Don’t accept any project under that rate unless there’s some massive leverage that comes with the project, like the opportunity to move up the food chain somehow. If you’re billing a project with a fixed fee, decide how many hours it will take you to accomplish it, multiply times your hourly rate, and be sure to specify in your contract that the project is restricted to X hours, with additional hourly charges for every hour after that point.
Your Ceiling Maximum Billing Rate
The ceiling is where you make the big money, but it’s much harder to judge, much harder to assess without a lot of experience.
The ceiling is based on how much your work is worth to your client.
For example, let’s say you’ve been asked to speak at a conference and you’re a popular speaker. You know that you can put 50 butts in seats just by telling your fan base that you’ll be there. You know that the conference is charging $495 per ticket. Effectively, your value to the conference is $495 x 50, or $24,750. If you don’t speak, the conference may or may not fill those seats.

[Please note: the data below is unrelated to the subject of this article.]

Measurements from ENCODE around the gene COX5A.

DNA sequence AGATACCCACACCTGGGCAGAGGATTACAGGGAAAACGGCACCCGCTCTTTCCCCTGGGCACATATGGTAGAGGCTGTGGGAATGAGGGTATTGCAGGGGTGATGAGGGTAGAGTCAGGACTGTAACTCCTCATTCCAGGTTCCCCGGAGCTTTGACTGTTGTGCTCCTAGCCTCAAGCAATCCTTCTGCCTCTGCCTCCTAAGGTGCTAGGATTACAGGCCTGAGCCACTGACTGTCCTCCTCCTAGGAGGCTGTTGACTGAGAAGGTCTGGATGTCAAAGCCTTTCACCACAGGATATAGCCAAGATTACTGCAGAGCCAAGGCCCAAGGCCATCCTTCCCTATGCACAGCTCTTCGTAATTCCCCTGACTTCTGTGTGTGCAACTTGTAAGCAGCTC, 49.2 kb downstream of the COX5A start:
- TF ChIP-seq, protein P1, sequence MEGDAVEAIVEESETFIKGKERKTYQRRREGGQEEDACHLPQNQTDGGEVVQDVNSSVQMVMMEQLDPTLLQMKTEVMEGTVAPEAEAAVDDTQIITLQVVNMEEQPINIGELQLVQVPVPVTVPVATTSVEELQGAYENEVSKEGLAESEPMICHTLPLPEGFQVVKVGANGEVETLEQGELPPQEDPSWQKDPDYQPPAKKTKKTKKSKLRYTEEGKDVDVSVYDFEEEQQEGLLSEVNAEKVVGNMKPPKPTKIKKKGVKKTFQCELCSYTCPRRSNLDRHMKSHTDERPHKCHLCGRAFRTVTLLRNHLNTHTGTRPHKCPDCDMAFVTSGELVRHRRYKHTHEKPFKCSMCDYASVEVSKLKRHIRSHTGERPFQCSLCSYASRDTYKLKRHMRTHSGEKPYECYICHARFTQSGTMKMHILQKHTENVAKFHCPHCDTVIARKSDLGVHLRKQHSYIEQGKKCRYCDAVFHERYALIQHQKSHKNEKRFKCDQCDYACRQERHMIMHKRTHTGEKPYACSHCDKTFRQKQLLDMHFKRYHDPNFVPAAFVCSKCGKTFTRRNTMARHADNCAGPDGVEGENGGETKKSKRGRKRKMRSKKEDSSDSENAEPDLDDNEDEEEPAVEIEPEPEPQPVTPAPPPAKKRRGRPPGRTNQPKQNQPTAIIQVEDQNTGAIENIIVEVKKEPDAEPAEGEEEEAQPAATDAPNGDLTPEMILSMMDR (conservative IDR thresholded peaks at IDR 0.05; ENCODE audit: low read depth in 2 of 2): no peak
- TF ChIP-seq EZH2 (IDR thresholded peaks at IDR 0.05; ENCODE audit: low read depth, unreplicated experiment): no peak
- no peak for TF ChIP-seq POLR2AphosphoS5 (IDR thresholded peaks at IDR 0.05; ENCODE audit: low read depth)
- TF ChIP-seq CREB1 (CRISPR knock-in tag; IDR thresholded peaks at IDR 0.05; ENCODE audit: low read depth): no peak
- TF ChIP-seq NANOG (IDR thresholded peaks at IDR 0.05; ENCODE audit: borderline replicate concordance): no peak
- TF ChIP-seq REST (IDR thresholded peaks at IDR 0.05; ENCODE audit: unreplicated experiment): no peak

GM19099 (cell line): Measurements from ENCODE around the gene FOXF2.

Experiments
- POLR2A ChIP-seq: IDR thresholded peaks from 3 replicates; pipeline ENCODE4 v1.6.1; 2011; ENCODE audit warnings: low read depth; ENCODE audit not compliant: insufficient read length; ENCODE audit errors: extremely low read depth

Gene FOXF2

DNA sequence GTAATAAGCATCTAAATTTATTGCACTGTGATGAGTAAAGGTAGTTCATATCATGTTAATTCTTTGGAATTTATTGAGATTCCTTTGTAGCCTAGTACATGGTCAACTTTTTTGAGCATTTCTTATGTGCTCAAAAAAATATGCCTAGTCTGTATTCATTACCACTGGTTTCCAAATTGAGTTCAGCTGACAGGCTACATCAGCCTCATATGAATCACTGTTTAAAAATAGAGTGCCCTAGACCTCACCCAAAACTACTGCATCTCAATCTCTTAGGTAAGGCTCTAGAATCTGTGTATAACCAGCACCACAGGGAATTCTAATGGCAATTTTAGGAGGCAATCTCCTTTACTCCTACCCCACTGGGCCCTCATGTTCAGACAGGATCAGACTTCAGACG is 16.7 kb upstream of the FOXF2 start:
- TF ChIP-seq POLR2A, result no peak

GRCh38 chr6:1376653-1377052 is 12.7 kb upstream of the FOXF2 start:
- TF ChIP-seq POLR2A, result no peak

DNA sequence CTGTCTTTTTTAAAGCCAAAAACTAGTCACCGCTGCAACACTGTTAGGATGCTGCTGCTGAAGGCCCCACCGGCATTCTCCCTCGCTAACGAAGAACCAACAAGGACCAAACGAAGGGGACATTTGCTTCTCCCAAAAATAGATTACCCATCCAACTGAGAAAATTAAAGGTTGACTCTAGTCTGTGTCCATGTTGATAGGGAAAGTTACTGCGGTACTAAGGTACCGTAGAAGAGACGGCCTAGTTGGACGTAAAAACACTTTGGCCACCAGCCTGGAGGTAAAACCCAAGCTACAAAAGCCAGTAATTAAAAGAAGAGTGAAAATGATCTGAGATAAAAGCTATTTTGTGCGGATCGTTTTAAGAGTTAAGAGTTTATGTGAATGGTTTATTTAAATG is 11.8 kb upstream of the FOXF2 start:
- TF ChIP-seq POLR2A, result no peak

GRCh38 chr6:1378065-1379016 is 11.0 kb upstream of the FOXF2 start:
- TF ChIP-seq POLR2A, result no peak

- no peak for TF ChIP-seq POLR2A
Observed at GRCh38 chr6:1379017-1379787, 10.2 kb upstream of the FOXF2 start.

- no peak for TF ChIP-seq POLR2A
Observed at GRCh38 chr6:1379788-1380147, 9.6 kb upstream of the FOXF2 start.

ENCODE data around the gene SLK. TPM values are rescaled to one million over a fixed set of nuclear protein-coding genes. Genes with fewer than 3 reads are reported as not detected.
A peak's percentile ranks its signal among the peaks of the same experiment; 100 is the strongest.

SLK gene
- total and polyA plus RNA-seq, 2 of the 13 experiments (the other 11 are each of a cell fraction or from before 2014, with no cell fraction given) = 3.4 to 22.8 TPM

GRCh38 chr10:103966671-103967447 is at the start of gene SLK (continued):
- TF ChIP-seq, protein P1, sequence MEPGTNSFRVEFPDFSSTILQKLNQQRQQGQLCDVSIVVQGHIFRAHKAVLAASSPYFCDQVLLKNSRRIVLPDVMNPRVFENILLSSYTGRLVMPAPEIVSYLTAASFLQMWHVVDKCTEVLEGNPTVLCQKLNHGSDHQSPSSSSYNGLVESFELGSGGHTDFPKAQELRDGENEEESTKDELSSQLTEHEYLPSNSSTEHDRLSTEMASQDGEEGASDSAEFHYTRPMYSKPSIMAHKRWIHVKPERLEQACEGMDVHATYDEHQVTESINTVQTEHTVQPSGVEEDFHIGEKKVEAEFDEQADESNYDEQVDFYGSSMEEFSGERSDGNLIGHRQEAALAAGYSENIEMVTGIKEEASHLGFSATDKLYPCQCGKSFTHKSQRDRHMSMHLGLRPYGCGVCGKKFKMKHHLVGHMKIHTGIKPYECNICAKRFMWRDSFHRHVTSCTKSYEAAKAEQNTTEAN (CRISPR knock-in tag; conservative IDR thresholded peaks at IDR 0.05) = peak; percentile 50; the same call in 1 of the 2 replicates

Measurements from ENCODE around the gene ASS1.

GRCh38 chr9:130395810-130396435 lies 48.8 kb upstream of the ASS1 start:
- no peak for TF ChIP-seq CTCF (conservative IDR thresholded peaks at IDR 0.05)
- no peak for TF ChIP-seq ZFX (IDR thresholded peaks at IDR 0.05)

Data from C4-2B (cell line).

It’s reasonable, therefore, to ask for a percentage of that ticket fee as your pay. How much should you ask for? Some conferences are offering up to 50% of the ticket price as a commission in their affiliate program, so it’s reasonable to ask for that as your fee outright or in an affiliate program if you’ve got a great audience/community.